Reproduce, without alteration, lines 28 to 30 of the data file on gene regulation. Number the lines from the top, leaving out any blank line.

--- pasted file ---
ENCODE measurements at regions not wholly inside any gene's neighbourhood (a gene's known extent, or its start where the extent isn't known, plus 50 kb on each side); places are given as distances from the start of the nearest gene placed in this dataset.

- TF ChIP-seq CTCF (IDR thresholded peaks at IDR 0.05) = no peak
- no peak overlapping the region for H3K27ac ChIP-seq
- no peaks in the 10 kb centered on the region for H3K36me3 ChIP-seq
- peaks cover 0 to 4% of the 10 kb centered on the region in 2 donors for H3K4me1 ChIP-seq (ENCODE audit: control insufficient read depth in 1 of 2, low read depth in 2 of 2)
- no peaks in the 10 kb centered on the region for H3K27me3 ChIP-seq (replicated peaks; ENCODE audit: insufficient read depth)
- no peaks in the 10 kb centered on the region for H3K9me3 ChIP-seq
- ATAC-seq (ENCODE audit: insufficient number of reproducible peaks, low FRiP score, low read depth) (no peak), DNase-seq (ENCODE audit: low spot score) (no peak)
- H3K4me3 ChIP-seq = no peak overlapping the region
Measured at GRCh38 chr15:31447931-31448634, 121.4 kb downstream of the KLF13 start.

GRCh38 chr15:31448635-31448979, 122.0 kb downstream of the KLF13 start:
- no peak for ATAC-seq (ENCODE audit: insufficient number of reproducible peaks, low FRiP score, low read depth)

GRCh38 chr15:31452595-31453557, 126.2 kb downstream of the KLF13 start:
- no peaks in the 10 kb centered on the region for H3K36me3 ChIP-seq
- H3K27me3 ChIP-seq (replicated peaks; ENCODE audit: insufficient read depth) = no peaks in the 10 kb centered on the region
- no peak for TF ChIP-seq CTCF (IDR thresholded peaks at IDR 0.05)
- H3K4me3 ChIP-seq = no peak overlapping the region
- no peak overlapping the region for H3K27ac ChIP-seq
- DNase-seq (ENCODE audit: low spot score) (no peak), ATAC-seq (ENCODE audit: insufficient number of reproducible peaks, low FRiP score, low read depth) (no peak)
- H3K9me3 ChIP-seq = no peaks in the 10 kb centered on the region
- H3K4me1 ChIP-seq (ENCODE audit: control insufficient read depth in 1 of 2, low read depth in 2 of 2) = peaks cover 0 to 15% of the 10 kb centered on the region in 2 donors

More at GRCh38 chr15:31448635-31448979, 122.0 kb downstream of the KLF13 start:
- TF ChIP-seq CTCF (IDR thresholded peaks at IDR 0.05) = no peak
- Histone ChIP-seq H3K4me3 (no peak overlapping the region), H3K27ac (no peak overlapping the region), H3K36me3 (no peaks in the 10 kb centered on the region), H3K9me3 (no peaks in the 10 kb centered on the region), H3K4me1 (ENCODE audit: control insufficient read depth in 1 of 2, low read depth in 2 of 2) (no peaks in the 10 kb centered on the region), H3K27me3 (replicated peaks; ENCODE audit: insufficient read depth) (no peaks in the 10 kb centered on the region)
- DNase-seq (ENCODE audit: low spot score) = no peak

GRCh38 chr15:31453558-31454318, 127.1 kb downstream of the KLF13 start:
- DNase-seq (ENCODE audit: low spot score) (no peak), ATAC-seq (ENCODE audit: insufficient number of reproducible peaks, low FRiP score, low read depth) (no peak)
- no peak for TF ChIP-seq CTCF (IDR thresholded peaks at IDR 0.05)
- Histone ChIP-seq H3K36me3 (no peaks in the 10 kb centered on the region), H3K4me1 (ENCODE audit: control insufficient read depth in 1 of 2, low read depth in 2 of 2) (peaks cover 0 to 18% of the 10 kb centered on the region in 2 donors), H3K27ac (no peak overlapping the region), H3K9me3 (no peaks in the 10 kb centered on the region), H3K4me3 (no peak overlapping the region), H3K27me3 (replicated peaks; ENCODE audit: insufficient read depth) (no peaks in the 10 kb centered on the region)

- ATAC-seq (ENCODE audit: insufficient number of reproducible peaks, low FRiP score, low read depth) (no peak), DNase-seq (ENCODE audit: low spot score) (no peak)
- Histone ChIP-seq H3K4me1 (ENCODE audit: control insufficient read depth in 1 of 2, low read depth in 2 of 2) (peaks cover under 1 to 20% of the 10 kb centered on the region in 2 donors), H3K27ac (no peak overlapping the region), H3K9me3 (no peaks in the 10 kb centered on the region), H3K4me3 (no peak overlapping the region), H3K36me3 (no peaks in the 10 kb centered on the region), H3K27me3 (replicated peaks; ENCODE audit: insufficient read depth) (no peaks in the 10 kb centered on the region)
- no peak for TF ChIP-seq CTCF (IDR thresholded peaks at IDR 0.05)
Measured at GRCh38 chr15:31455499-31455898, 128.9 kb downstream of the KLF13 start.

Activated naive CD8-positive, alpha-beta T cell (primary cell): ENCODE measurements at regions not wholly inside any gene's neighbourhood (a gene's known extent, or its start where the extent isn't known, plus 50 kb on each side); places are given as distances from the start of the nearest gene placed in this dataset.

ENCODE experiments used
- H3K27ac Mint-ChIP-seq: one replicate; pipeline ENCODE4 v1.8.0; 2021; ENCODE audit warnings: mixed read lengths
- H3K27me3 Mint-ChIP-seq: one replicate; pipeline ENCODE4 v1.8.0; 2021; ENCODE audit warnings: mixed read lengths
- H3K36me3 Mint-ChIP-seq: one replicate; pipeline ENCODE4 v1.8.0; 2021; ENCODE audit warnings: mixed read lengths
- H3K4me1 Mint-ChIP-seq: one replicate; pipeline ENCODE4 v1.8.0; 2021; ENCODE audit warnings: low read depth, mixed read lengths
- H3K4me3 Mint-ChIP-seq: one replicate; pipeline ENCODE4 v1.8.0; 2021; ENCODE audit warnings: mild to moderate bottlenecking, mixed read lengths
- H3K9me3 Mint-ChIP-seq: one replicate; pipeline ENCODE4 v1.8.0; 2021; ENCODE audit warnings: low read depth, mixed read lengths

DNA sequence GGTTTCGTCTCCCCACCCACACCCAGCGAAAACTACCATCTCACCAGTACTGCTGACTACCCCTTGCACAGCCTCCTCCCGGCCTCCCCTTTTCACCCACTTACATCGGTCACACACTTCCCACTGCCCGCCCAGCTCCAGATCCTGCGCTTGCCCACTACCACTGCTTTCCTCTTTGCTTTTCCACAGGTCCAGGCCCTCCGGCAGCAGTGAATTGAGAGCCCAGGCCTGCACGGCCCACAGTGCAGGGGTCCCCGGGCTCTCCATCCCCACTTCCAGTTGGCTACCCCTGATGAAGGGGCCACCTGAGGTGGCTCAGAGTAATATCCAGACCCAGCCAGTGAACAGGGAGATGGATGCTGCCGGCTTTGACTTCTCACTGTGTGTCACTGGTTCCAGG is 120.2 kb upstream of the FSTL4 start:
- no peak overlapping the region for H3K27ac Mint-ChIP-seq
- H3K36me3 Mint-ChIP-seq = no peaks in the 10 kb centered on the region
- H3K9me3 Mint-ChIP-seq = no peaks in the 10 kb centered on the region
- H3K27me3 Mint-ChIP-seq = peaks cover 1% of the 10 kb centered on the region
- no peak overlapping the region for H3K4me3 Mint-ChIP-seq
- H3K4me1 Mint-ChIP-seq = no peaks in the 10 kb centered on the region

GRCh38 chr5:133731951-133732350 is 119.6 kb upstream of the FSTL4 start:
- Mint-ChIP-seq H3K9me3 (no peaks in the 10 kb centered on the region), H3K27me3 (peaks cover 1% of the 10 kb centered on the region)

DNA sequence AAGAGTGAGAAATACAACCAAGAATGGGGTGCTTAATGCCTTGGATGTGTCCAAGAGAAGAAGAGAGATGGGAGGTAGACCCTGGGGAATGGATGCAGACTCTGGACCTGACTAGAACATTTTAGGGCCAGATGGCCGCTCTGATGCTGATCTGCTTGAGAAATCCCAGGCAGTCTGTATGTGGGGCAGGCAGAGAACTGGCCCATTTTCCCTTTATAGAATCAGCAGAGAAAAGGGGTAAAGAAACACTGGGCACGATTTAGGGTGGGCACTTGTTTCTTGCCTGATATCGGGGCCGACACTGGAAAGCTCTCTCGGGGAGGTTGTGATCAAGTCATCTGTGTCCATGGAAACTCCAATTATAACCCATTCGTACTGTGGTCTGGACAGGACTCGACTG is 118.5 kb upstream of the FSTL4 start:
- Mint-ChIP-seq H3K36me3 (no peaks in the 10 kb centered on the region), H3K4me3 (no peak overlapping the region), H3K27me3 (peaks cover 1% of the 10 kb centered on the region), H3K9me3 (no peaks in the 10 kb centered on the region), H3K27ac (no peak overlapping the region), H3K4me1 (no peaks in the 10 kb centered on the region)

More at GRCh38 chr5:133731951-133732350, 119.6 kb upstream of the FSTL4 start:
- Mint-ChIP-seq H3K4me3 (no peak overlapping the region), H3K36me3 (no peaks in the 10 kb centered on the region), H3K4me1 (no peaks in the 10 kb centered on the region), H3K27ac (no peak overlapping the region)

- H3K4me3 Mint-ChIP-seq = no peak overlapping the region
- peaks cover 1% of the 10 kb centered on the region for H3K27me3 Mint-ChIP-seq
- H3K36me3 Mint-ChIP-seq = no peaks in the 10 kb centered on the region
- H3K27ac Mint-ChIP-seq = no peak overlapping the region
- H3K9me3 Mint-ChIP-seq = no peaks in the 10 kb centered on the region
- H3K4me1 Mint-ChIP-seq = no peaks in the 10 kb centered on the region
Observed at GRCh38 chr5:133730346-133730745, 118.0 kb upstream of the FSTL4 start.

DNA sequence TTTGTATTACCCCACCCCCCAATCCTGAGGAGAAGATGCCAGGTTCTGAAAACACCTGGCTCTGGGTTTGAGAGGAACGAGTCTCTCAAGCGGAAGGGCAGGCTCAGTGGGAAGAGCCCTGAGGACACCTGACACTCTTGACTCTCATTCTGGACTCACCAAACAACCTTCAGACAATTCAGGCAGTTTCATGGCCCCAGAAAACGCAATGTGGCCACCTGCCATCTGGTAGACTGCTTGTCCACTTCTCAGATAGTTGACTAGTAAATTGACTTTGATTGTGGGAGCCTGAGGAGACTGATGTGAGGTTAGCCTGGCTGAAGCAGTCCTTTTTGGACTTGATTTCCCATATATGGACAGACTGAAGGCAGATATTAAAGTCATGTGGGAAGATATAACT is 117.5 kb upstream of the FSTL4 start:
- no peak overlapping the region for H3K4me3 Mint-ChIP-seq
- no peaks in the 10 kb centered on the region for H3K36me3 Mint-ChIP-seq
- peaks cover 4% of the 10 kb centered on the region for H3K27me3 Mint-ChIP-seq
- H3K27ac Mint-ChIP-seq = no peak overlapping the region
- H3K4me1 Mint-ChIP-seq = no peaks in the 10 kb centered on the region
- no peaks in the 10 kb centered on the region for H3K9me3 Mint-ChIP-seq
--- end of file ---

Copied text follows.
- no peak for TF ChIP-seq CTCF (IDR thresholded peaks at IDR 0.05)
- Histone ChIP-seq H3K36me3 (no peaks in the 10 kb centered on the region), H3K4me1 (ENCODE audit: control insufficient read depth in 1 of 2, low read depth in 2 of 2) (peaks cover 0 to 18% of the 10 kb centered on the region in 2 donors), H3K27ac (no peak overlapping the region), H3K9me3 (no peaks in the 10 kb centered on the region), H3K4me3 (no peak overlapping the region), H3K27me3 (replicated peaks; ENCODE audit: insufficient read depth) (no peaks in the 10 kb centered on the region)

- ATAC-seq (ENCODE audit: insufficient number of reproducible peaks, low FRiP score, low read depth) (no peak), DNase-seq (ENCODE audit: low spot score) (no peak)